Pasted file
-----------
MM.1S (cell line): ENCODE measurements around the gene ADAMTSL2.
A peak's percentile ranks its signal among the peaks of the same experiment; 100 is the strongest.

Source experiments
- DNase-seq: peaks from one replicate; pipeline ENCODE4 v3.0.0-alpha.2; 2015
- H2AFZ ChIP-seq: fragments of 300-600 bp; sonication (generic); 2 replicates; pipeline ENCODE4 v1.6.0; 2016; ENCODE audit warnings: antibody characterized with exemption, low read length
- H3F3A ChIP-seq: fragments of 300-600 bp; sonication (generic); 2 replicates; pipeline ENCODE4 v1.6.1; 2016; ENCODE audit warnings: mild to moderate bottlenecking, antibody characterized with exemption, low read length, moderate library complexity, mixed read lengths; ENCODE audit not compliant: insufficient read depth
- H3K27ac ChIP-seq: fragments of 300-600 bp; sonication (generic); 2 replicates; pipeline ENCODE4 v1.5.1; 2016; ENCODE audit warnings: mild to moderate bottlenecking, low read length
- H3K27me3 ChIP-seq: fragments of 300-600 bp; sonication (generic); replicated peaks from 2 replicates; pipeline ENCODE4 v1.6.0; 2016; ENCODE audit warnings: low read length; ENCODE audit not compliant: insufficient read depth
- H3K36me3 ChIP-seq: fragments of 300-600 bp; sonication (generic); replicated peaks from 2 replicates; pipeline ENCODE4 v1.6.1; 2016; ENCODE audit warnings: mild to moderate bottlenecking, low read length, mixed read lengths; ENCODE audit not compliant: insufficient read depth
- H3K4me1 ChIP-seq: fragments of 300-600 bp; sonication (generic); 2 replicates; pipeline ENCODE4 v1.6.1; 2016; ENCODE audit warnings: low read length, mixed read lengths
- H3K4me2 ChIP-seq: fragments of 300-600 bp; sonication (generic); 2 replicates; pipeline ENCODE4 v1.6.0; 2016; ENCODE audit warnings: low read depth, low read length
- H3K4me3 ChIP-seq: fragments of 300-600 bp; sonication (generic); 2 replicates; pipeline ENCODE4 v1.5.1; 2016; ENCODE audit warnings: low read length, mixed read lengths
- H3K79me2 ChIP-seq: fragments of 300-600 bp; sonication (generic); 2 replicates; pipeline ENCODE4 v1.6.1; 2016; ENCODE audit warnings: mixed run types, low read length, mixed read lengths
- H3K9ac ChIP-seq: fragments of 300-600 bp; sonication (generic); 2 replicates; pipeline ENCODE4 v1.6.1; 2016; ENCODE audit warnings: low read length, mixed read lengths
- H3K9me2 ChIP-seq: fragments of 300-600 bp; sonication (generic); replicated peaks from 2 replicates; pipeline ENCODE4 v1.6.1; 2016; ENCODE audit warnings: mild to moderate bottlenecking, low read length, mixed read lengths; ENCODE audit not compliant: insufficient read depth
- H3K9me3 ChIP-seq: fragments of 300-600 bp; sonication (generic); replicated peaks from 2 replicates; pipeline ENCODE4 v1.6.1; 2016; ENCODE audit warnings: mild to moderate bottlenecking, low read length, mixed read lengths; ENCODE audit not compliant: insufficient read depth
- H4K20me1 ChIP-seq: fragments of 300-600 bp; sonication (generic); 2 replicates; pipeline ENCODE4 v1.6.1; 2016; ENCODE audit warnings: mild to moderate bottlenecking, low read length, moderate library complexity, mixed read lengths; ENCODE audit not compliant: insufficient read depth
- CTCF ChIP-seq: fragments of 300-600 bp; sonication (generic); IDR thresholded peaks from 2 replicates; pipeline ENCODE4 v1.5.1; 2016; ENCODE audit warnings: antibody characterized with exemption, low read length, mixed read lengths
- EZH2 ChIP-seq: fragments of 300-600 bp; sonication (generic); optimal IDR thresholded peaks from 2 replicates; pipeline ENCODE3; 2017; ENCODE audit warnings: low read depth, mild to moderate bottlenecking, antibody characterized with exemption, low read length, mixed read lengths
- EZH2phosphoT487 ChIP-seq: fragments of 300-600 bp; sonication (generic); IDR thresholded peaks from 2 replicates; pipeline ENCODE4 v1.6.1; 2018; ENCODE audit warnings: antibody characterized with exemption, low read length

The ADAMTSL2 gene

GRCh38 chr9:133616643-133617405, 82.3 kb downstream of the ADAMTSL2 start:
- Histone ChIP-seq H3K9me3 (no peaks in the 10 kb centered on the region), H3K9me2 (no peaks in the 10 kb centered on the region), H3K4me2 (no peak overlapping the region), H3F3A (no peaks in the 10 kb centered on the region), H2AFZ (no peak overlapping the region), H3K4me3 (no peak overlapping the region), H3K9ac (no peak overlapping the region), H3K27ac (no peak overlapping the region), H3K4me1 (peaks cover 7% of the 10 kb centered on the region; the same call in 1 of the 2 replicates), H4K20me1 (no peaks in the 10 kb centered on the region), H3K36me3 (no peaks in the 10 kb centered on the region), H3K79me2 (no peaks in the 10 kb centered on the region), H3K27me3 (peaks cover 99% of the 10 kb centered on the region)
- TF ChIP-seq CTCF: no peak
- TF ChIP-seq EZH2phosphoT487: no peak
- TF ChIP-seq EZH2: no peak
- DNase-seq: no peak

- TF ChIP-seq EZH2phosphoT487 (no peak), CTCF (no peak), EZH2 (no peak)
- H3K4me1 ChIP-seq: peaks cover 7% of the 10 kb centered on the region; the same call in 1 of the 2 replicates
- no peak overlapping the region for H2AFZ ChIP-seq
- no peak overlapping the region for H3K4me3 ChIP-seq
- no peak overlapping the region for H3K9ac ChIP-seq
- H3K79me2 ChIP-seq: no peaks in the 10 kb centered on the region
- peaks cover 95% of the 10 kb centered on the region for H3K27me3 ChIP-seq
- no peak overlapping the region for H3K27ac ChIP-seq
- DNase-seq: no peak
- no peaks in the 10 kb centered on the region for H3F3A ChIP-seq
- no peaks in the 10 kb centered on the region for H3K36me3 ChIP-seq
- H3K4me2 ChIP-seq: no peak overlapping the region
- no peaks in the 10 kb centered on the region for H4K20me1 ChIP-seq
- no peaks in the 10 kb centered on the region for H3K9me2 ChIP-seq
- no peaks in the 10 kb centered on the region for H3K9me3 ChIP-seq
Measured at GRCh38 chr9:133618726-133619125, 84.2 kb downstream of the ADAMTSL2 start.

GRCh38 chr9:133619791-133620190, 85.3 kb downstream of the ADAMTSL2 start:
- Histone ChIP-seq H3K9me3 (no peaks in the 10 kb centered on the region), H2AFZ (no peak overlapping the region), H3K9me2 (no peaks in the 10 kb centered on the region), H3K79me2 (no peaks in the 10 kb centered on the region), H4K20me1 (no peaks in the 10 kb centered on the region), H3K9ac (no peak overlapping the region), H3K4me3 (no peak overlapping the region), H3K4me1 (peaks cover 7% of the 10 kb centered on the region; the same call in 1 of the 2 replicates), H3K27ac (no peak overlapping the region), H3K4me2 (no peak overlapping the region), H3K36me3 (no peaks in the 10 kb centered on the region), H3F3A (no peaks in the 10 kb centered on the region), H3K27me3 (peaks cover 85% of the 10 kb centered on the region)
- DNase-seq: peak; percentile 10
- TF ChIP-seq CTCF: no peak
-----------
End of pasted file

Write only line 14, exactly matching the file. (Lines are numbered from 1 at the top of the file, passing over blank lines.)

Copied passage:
- H3K9ac ChIP-seq: fragments of 300-600 bp; sonication (generic); 2 replicates; pipeline ENCODE4 v1.6.1; 2016; ENCODE audit warnings: low read length, mixed read lengths